Broccoli Raab and Spaghetti

 

Spaghetti with Broccoli Raab

 

Bring a large pot of water to boil, toss in the cleaned raab (remove the big stems, cut to size) and when the water comes back up to a boil toss in the spaghetti and boil for the time recommended on the pasts package.

 

In the meantime, in a small sauté pan, add a few tablespoons of olive oil, 2 anchovies and a couple chopped garlic cloves and brown the garlic on low heat.

 

If you have fresh paprika, toss in some of that in the hot oil just as you turn off the heat for the garlic, or use a pinch of red pepper flakes.

 

Strain the pasta and raab, put back in the main pot and mix-in the garlic mixture and douse with another tablespoon of the GOOD sweet paprika.  If you don’t have the good, tangy and sweet paprika just leave it out.

 

Sprinkle with cacio ricotta (dried salt-cured ricotta) or pecorino romano cheese.

 

Cooking Mustard Greens

From one of our great customers, Bev:

Soy-Braised Mustard Greens
2 tablespoons soy sauce
2 tablespoons mirin (Japanese rice wine) or white cooking wine
1 1/2 pounds mustard greens
1-2 tablespoons roasted peanut or sesame oil
1 tsp. curry powder
2 medium garlic cloves, minced, or more to taste
1 tablespoon minced fresh ginger
Kosher salt and white pepper to taste

Combine the soy sauce and mirin in a small bowl and set the mixture aside. Wash the mustard greens really good. Discard the stalks and rip the leafy portions into small pieces. Shake to remove excess water.

Heat the oil in a large, deep saute pan. Add garlic and ginger and saute over medium-high heat just until fragrant, about 30 seconds. Add the damp greens and stir to coat with the oil, curry and the aromatics, about 30 seconds. Salt and pepper to taste.

Add the soy sauce mixture, cover, reduce the heat, and cook, stirring once, until the greens are tender, 5 to 7 minutes. Remove the cover and simmer briskly until the excess liquid has evaporated, 1 to 2 minutes. Adjust the seasonings and serve immediately

Cooking Italian Dandelion Greens

 

This week’s Vegetable Box contains Italian Dandelion Greens…. what to do?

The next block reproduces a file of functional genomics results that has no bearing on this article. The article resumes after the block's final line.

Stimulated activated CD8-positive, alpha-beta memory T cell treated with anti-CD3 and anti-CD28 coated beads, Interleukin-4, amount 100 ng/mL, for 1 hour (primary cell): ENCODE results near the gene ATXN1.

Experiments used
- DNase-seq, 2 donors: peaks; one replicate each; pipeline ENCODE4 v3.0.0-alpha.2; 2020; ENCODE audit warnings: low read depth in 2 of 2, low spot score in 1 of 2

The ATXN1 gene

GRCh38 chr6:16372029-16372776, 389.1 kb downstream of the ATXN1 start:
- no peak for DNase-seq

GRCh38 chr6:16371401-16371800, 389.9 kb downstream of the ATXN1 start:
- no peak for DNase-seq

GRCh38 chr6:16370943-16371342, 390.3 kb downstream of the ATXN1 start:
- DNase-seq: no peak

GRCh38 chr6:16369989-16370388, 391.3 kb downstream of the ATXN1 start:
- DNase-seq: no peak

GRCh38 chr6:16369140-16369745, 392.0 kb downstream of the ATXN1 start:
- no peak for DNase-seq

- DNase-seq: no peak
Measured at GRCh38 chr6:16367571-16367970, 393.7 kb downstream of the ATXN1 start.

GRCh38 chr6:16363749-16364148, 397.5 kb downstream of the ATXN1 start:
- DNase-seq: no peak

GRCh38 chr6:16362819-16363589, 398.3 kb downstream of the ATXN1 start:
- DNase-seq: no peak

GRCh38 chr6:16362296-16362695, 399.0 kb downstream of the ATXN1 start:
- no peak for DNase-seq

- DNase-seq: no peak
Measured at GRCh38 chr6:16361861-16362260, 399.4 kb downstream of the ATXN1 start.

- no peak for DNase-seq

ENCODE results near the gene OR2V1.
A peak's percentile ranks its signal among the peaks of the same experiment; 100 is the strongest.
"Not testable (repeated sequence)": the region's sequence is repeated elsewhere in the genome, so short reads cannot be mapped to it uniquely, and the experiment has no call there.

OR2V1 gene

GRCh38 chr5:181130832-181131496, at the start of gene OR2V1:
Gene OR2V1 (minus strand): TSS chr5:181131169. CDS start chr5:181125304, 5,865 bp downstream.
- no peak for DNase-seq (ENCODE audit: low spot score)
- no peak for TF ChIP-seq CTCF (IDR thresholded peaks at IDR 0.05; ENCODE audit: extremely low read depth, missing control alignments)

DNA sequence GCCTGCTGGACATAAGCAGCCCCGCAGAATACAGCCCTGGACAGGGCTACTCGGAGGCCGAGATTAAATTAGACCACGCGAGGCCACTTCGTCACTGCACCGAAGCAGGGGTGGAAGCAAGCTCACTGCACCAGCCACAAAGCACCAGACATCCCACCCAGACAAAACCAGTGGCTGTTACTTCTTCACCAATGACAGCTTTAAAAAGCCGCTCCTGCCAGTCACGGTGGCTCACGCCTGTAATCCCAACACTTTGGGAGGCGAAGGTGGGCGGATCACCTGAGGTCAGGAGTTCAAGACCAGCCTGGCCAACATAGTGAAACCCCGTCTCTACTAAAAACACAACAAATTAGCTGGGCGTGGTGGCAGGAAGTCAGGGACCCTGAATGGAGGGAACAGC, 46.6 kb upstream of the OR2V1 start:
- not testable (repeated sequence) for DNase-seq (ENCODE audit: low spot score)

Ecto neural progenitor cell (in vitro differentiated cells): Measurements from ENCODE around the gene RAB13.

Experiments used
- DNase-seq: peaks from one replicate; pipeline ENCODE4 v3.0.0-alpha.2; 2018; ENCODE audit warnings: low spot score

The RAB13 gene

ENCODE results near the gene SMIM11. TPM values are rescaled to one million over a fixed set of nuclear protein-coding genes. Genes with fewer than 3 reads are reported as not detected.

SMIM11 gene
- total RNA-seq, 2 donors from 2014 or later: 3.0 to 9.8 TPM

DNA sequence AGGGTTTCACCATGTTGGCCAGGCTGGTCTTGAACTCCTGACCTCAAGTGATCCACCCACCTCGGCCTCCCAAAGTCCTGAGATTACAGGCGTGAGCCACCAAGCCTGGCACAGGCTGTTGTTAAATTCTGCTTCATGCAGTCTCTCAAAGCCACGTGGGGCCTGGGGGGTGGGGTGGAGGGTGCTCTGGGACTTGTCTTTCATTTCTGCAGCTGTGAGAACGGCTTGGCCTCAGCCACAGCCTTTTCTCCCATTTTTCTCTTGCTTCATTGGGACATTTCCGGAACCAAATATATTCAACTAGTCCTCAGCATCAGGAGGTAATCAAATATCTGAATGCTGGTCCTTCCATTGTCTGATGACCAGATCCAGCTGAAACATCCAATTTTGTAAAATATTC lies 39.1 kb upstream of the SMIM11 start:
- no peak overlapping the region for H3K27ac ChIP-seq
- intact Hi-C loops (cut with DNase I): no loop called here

Dandelion Greens are bitter and VERY healthy!  With 7 times the Lutein contained in carrots, we know we should eat greens like this occasionally.

The first link is a simple way of cooking the greens, the longer the cooking, the less bitter. (You can even boil the greens before cooking to reduce the bitterness – at the expense of losing nutrients.)

http://cookforgood.com/recipe/italian-dandelion-greens.html

This next recipe is my favorite, incorporation the greens in a pasta dish (we use this method for arugula in the summer too).

Little Ears with Dandelion Greens

http://www.ciaoitalia.com/seasons/9/911/little-ears-with-dandelion-greens

Enjoy this Spring Treat!

 

Vegetable Transplants for Your Home Garden

This week we will begin bringing  small amounts of vegetable transplants, for your homes gardens, to the market. These starts will be available in standard plastic 6-packs, or (better yet) in soil blocks. These are exactly  the starts we use for our own transplant program. We have a huge “library” of seasonal appropriate seedlings in our greenhouse and will bring transplants based on your requests.  Email us at tinyfarm@gmail.com for more information.

2015_02_26_10_52_52_ProShot

Let lettuce tea help you sleep!

Yes, lettuce tea is reported to help you sleep.  This is one of the remarkable uses for the fine lettuce you receive in your weekly vegetable box or purchase at the market.Tiny Farm Lettuce

A couple of the larger outside leaves cut and steeped in hot water for 15 minutes makes the tea (you can add a bit of mint to add more flavor).

More info: http://www.thirdage.com/sleep/let-lettuce-help-you-sleep

Not so sure?  You can buy lettuce based tea: https://www.facebook.com/lettucetea

Arugula: The Forbidden Green

Greetings from Mark, Annie, and the crew at Tiny Farm! This week we’ve been busy harvesting a variety of vegetables and greens that are sure to satisfy all your taste buds from sweet to umami. We are very proud to present you with a wonderful crop of rhubarb chard, Chioggia and golden beets, an assortment of Salanova lettuce, and arugula.roman food

If you thought arugula wasn’t spicy enough…Did you know that in the Middle Ages monasteries were forbidden to grow arugula because it was thought to have aphrodisiac properties? Even Virgil, the ancient Roman poet, sang its praises saying, “the rocket excites the sexual desires of drowsy people”. So, if you’re looking to spice up your next meal, look no further than this feisty leafy green.

arugula

A great recipe that combines a few items from our harvest this week is this Creamy Arugula and Lettuce Soup with Goat Cheese (Recipe courtesy of Giada De Laurentiis):

Ingredients

  • 1 tablespoon olive oil
  • 1 shallot, thinly sliced
  • 3/4 pound Yukon gold potatoes, peeled and diced
  • 4 cups chicken or vegetable stock
  • 1 cup chopped, about 2 ounces, assorted lettuce (butter, red leaf, green leaf)
  • 2 cups (2 ounces) arugula
  • 1/4 cup cream
  • 1 teaspoon salt
  • 1/2 teaspoon freshly ground black pepper

Directions

In a medium pot warm the olive oil over medium heat. Add the shallots and cook until tender and starting to brown, about 4 minutes. Add the potatoes and the stock. Bring the stock to a simmer over high heat. Reduce the heat and continue to simmer, covered, until the potatoes are almost tender, about 20 minutes. Add the arugula and lettuce to the pot and continue simmering, uncovered until the greens are tender, another 2 to 3 minutes. Using a slotted spoon, transfer the potatoes and greens to a blender. Pour in enough of the stock to cover the vegetables. Add the cream, salt, and pepper.

Pour the soup into 4 serving bowls. Top each soup with 1/2-ounce sliced goat cheese. Serve immediately.